As part of 2016’s Autism Acceptance Month, Apple released an uplifting video called Dillan’s Voice, in which a nonverbal teenager delivers a speech at his graduation, his text turning swiftly to spoken word through his iPad. Before he had the iPad, he says in the video’s voiceover, people thought he didn’t have a mind, that he wasn’t in control. We watch him going for a run as the sun rises, doing pull-ups at the gym, walking alone along a school corridor, his hands flapping, humming occasionally, but it’s a life lived mainly through silence. Then, we move to his middle school graduation ceremony as he steps confidently up to the podium, award medals around his neck. “We are the reality of our thinking lives,” he tells the audience, urging them to open their minds. We hear enthusiastic applause, resounding cheers, the video fades to the Apple logo.
“All my life I wanted so badly to connect with people, but they could not understand because I could not communicate. But now you can hear me,” a voiceover reads. “The iPad helps me see not only my words, but to hold onto my thoughts… No more isolation. I can finally speak with the people that love me.”
Dillan’s Voice features something called “assistive technology”: devices and systems that maintain, increase, or improve the functional capabilities of those with differences and disabilities — including voice recognition software, screen readers, adaptive keyboards, and eye tracking devices. Recent years have seen groundbreaking advances in the assistive technology sphere. Individuals are using iPads and third-party apps and devices to make themselves heard, from Sady Paulson directing and editing features using Switch Control on her Mac, to Charlie, aged six, saying “mommy” for the first time using Proloquo2Go on his iPad.
But there was something different about this Apple video: in it, the teen uses Rapid Prompting Method, or RPM, a form of communication that depends on a “facilitator” or “communication partner” standing close by, providing continuous physical and verbal cues. RPM has been labeled pseudoscientific, unethical, and inhumane. Michelle Dawson, an autistic researcher, called it “bad science and bad ethics.” The American Speech-Language-Hearing Association (ASHA) says that “RPM is a technique without any research support.”
Over the next year, Dillan’s Voice generated significant buzz. A single tweet about the video, which does not explicitly discuss RPM, generated over 230 million impressions. It has reached 4.4 million YouTube views. It was featured on the Today Show, highlighted by Mashable, BuzzFeed, The Huffington Post, Forbes, Metro UK, and shared across disability and autism blogs. The there was a follow-up video that also featured RPM, a nomination for a 2017 Webby Award and a series of other Accessibility videos.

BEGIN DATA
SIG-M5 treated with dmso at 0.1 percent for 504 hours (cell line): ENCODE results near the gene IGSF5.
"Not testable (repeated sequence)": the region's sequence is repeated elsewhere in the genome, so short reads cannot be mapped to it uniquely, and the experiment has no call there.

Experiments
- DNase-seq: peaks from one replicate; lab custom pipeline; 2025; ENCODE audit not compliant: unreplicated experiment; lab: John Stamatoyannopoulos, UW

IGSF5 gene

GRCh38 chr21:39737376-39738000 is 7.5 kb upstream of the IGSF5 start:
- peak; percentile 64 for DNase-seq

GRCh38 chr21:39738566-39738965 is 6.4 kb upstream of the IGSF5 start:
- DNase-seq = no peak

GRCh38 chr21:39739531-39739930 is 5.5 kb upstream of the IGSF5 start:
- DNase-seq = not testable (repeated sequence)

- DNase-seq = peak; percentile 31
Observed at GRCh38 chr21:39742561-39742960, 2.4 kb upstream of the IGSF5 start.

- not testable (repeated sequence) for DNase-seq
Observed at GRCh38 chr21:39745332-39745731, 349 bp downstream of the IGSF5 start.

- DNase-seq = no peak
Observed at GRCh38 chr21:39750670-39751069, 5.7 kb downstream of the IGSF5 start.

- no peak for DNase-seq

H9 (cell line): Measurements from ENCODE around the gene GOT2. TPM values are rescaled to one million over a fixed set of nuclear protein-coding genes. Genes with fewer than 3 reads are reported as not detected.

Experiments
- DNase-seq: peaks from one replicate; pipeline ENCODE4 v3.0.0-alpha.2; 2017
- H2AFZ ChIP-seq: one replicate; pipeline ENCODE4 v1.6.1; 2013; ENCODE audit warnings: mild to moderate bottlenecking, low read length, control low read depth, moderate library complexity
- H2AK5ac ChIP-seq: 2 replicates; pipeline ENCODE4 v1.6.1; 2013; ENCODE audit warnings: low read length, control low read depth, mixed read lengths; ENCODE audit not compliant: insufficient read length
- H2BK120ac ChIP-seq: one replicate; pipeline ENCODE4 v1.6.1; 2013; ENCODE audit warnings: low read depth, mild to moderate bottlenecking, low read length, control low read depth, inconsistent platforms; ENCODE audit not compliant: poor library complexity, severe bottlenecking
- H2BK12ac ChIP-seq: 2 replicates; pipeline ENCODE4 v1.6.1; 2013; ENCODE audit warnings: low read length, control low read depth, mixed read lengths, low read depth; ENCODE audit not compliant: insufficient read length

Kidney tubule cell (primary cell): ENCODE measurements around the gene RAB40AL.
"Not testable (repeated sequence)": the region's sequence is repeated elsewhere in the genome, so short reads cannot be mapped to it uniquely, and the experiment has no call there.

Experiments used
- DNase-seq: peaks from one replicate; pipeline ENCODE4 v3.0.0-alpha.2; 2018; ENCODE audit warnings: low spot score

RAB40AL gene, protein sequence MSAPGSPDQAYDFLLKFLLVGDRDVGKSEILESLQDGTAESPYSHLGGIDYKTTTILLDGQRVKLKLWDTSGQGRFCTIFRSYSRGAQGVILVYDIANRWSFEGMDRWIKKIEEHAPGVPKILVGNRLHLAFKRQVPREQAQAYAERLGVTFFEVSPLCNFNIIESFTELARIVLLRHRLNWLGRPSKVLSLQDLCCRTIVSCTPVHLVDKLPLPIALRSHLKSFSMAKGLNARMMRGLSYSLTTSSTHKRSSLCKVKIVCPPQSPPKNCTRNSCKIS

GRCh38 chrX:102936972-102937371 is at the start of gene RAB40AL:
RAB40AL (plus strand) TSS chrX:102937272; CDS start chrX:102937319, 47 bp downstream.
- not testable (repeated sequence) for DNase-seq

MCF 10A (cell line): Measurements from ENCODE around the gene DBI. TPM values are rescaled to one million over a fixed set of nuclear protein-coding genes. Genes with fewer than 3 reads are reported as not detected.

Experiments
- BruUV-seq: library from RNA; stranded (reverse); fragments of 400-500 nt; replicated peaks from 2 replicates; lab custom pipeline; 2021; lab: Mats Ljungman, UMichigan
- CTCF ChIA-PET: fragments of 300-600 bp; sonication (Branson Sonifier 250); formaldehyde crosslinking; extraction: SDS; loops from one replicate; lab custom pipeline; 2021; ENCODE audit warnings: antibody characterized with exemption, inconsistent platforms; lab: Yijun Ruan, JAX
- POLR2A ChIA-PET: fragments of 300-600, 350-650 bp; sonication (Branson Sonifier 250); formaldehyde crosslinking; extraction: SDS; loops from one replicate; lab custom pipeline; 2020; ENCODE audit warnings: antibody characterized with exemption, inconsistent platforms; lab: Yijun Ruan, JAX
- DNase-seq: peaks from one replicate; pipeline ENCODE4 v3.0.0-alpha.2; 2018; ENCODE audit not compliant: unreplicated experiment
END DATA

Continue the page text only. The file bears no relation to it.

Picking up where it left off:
This video had reach.
“It is regrettable that this pseudo-scientific method was featured in an Apple promotional video and received worldwide viewing,” says Howard Shane, an associate professor at Harvard Medical School and director of the Autism Language Program and the Center for Communication Enhancement at Boston Children’s Hospital. He adds that it is not supported by research and that its underlying theory is “nonsensical.”
Concern over the RPM system hinges on how it works, and questions remain surrounding whether the method facilitates real first-person communication, or creates dependence on outside cues and interference from a user’s communication partner.
RPM was developed in the early 1990s by Soma Mukhopadhyay, the mother of an autistic child, who, like about one-third of individuals diagnosed with autism, was nonverbal. RPM is based on what’s called a Teach-Ask paradigm, explains the FAQ page of Helping Autism through Learning and Outreach (HALO), the organization that Mukhopadhyay joined in 2005. It works like this: the communication partner, or interlocutor, begins with a few sentences on a subject and then asks a related question:
“A square has 4 sides. What did I say? Does a square have 4 sides, or 3 sides?”
The interlocutor then writes the two possible answers on separate pieces of paper, tapping the choices while reading and spelling them aloud and then “encourages the student to pick up the correct answer.” If they are “auditory learners,” they might not look or read the answers, but instead rely on the tapping to “hear” the position of the correct answer. The guide can also use gestures for “visual learners.” Tearing up paper works, Mukhopadhyay said, as both an auditory and visual prompt. “Soma moves quickly from having the student choose from two choices to three or more, from picking up pieces of paper to having the student point to the answer, and then to pointing to letters to spell the answer,” reads the explainer on HALO’s website.
The process can sound innocuous, if a little chaotic, but the Encyclopedia of Autism Spectrum Disorders says that RPM prompts have, at times, taken on more punitive forms. Sometimes, the encyclopedia says, these include “verbal reprimands, trial termination, physical redirection, slapping or shaking the letter board against the subject’s face or chest, and blocking escape by positioning the subject between the table and walls.”